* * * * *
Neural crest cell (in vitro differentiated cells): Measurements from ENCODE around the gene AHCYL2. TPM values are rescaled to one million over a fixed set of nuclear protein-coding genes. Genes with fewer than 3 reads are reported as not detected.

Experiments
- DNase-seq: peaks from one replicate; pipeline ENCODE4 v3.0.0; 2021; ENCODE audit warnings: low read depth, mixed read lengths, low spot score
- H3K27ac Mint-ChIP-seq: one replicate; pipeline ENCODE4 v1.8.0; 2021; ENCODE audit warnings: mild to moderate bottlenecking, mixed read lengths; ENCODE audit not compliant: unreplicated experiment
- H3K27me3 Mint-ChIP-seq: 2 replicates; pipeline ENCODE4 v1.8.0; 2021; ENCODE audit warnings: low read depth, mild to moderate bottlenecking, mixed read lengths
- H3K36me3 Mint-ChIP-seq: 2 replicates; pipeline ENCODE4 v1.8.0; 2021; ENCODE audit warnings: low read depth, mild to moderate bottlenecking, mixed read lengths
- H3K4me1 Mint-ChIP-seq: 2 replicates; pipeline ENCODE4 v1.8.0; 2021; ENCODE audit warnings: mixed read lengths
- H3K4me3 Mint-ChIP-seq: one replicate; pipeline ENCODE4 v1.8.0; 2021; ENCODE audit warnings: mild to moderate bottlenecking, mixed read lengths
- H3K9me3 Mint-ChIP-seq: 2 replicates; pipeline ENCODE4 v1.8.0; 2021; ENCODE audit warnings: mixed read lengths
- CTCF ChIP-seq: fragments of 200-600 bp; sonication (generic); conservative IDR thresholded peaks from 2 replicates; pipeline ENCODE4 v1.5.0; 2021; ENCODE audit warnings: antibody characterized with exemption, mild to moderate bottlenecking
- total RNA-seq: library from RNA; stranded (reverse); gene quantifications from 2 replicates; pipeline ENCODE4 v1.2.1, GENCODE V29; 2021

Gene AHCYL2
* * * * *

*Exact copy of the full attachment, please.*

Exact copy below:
Neural crest cell (in vitro differentiated cells): Measurements from ENCODE around the gene AHCYL2. TPM values are rescaled to one million over a fixed set of nuclear protein-coding genes. Genes with fewer than 3 reads are reported as not detected.

Experiments
- DNase-seq: peaks from one replicate; pipeline ENCODE4 v3.0.0; 2021; ENCODE audit warnings: low read depth, mixed read lengths, low spot score
- H3K27ac Mint-ChIP-seq: one replicate; pipeline ENCODE4 v1.8.0; 2021; ENCODE audit warnings: mild to moderate bottlenecking, mixed read lengths; ENCODE audit not compliant: unreplicated experiment
- H3K27me3 Mint-ChIP-seq: 2 replicates; pipeline ENCODE4 v1.8.0; 2021; ENCODE audit warnings: low read depth, mild to moderate bottlenecking, mixed read lengths
- H3K36me3 Mint-ChIP-seq: 2 replicates; pipeline ENCODE4 v1.8.0; 2021; ENCODE audit warnings: low read depth, mild to moderate bottlenecking, mixed read lengths
- H3K4me1 Mint-ChIP-seq: 2 replicates; pipeline ENCODE4 v1.8.0; 2021; ENCODE audit warnings: mixed read lengths
- H3K4me3 Mint-ChIP-seq: one replicate; pipeline ENCODE4 v1.8.0; 2021; ENCODE audit warnings: mild to moderate bottlenecking, mixed read lengths
- H3K9me3 Mint-ChIP-seq: 2 replicates; pipeline ENCODE4 v1.8.0; 2021; ENCODE audit warnings: mixed read lengths
- CTCF ChIP-seq: fragments of 200-600 bp; sonication (generic); conservative IDR thresholded peaks from 2 replicates; pipeline ENCODE4 v1.5.0; 2021; ENCODE audit warnings: antibody characterized with exemption, mild to moderate bottlenecking
- total RNA-seq: library from RNA; stranded (reverse); gene quantifications from 2 replicates; pipeline ENCODE4 v1.2.1, GENCODE V29; 2021

Gene AHCYL2